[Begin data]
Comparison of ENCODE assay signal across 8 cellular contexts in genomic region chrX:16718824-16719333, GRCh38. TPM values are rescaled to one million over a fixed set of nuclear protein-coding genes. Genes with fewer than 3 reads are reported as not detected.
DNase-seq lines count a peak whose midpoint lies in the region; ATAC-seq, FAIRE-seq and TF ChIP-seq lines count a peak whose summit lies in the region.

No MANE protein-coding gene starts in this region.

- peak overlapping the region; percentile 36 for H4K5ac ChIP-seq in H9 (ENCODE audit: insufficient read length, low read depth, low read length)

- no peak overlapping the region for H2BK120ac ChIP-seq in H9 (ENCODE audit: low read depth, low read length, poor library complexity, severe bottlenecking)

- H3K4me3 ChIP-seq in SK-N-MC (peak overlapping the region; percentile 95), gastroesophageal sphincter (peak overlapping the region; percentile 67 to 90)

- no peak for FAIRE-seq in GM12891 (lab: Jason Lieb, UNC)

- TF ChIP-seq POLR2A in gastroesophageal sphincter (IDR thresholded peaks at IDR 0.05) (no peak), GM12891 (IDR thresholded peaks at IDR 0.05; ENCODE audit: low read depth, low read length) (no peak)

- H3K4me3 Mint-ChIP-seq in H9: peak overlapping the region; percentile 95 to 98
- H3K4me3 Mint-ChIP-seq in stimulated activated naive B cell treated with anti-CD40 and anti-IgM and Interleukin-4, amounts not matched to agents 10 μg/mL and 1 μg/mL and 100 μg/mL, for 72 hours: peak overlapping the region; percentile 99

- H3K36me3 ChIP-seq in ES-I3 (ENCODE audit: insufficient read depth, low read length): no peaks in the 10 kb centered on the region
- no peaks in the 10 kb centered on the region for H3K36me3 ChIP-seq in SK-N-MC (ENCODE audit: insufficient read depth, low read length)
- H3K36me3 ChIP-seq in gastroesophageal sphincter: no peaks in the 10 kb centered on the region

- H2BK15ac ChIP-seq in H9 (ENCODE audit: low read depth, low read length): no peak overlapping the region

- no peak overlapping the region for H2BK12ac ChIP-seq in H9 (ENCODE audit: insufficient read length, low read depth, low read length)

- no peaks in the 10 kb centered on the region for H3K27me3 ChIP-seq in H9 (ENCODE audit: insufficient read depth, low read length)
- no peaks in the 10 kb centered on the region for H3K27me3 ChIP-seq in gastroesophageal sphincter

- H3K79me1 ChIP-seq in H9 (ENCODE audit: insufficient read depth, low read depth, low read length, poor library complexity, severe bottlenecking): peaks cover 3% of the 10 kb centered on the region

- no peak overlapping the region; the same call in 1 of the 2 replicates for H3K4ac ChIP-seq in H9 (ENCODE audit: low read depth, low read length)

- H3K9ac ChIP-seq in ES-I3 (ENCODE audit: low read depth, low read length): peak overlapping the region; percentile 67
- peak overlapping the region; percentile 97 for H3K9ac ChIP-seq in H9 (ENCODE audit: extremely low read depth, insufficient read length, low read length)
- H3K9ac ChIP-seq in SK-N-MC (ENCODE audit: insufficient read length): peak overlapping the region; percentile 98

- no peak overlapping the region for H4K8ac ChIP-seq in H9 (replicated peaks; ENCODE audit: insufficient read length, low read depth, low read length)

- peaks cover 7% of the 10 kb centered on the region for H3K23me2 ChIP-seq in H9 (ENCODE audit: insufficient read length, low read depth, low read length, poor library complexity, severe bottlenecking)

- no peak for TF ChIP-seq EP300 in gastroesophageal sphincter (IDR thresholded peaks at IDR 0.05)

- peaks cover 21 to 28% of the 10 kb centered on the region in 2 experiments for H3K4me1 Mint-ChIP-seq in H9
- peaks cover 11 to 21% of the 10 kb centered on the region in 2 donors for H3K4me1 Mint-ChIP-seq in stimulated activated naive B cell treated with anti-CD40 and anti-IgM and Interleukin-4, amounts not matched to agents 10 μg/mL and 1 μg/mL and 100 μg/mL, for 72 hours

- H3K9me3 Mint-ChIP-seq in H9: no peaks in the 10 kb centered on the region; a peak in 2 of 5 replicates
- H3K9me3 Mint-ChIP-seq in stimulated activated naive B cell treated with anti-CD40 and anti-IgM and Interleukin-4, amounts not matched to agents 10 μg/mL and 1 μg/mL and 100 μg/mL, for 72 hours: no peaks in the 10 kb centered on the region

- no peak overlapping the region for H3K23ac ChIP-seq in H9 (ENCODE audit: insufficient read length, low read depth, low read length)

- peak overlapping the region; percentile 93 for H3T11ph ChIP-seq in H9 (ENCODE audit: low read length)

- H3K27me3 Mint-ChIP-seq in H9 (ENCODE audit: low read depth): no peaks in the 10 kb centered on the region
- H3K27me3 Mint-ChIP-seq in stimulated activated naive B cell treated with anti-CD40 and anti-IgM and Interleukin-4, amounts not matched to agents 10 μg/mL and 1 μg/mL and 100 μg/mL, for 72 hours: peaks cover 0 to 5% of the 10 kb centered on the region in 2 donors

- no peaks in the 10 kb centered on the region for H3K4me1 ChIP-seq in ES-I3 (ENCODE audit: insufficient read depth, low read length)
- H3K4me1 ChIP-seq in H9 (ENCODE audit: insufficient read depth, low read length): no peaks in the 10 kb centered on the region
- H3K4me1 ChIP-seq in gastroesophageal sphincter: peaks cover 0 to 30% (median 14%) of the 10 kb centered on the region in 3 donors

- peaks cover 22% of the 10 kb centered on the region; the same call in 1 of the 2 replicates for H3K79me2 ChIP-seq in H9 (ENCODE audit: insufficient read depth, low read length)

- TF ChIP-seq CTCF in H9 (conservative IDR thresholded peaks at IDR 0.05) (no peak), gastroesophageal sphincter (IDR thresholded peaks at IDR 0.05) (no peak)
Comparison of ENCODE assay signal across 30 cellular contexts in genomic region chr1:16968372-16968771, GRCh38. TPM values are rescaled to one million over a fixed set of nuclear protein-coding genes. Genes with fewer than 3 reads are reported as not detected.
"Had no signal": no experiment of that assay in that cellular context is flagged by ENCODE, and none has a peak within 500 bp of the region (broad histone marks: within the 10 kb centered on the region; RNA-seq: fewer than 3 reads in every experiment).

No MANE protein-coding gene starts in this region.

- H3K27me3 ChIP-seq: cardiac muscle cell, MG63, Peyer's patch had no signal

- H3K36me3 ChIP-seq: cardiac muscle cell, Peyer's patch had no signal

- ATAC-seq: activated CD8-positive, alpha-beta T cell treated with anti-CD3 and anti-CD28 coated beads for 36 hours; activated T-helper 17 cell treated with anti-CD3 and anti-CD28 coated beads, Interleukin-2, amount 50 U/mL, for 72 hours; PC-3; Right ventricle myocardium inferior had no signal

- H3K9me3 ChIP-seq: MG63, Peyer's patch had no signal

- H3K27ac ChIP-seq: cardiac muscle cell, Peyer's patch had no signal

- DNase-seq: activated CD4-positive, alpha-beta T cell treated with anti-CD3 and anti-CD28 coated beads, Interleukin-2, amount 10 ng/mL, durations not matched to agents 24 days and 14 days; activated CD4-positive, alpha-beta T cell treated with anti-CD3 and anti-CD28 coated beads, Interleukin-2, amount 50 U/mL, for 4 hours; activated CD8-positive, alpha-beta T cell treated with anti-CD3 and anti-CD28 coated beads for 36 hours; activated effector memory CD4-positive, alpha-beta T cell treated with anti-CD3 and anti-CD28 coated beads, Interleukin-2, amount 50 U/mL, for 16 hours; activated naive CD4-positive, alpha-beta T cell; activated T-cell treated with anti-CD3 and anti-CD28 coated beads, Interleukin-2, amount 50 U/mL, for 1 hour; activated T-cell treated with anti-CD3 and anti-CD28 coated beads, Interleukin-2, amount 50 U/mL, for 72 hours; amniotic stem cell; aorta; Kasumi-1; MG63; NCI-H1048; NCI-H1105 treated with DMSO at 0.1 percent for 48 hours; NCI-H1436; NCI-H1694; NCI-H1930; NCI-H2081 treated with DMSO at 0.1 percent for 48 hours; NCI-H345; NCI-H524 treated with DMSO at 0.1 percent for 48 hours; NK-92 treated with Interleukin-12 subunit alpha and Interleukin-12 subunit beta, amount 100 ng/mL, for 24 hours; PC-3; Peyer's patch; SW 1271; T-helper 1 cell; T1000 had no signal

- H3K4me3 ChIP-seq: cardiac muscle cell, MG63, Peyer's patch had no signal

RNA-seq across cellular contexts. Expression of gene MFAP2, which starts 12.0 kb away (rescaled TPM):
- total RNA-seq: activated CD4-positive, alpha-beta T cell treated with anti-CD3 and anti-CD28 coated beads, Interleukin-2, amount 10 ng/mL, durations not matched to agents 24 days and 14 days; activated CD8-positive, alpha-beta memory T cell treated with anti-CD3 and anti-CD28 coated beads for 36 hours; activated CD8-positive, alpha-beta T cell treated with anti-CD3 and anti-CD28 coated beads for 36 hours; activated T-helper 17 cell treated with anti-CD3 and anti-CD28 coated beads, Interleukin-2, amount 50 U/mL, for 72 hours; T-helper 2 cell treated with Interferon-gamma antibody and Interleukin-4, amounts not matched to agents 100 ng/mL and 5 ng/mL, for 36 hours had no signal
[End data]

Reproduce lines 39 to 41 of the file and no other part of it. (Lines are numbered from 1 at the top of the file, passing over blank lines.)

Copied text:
Comparison of ENCODE assay signal across 30 cellular contexts in genomic region chr1:16968372-16968771, GRCh38. TPM values are rescaled to one million over a fixed set of nuclear protein-coding genes. Genes with fewer than 3 reads are reported as not detected.
"Had no signal": no experiment of that assay in that cellular context is flagged by ENCODE, and none has a peak within 500 bp of the region (broad histone marks: within the 10 kb centered on the region; RNA-seq: fewer than 3 reads in every experiment).

No MANE protein-coding gene starts in this region.